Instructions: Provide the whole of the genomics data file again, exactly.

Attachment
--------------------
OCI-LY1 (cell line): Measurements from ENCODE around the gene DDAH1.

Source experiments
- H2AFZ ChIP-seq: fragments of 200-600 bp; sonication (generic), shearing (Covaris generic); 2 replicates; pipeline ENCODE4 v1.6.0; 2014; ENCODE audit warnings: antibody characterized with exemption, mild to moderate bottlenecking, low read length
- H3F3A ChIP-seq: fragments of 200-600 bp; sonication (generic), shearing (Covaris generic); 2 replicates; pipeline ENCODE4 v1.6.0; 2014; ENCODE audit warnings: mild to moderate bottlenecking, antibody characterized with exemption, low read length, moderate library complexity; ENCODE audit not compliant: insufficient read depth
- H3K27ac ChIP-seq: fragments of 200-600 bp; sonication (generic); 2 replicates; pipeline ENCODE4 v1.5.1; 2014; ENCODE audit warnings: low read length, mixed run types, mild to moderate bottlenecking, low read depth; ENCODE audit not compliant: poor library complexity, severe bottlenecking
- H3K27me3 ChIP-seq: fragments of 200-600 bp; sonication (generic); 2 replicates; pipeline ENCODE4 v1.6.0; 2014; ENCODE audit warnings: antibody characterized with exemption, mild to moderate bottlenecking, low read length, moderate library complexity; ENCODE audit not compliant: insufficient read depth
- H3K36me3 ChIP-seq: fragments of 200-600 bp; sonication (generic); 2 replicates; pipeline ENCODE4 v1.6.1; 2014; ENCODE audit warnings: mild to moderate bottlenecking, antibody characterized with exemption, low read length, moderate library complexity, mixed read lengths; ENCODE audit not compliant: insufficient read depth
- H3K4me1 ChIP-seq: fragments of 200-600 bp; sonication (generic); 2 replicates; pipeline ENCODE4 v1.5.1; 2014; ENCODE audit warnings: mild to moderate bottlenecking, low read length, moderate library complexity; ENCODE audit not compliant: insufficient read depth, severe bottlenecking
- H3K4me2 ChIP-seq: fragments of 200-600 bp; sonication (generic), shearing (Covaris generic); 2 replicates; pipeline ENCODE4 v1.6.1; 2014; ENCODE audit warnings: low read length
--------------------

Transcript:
OCI-LY1 (cell line): Measurements from ENCODE around the gene DDAH1.

Source experiments
- H2AFZ ChIP-seq: fragments of 200-600 bp; sonication (generic), shearing (Covaris generic); 2 replicates; pipeline ENCODE4 v1.6.0; 2014; ENCODE audit warnings: antibody characterized with exemption, mild to moderate bottlenecking, low read length
- H3F3A ChIP-seq: fragments of 200-600 bp; sonication (generic), shearing (Covaris generic); 2 replicates; pipeline ENCODE4 v1.6.0; 2014; ENCODE audit warnings: mild to moderate bottlenecking, antibody characterized with exemption, low read length, moderate library complexity; ENCODE audit not compliant: insufficient read depth
- H3K27ac ChIP-seq: fragments of 200-600 bp; sonication (generic); 2 replicates; pipeline ENCODE4 v1.5.1; 2014; ENCODE audit warnings: low read length, mixed run types, mild to moderate bottlenecking, low read depth; ENCODE audit not compliant: poor library complexity, severe bottlenecking
- H3K27me3 ChIP-seq: fragments of 200-600 bp; sonication (generic); 2 replicates; pipeline ENCODE4 v1.6.0; 2014; ENCODE audit warnings: antibody characterized with exemption, mild to moderate bottlenecking, low read length, moderate library complexity; ENCODE audit not compliant: insufficient read depth
- H3K36me3 ChIP-seq: fragments of 200-600 bp; sonication (generic); 2 replicates; pipeline ENCODE4 v1.6.1; 2014; ENCODE audit warnings: mild to moderate bottlenecking, antibody characterized with exemption, low read length, moderate library complexity, mixed read lengths; ENCODE audit not compliant: insufficient read depth
- H3K4me1 ChIP-seq: fragments of 200-600 bp; sonication (generic); 2 replicates; pipeline ENCODE4 v1.5.1; 2014; ENCODE audit warnings: mild to moderate bottlenecking, low read length, moderate library complexity; ENCODE audit not compliant: insufficient read depth, severe bottlenecking
- H3K4me2 ChIP-seq: fragments of 200-600 bp; sonication (generic), shearing (Covaris generic); 2 replicates; pipeline ENCODE4 v1.6.1; 2014; ENCODE audit warnings: low read length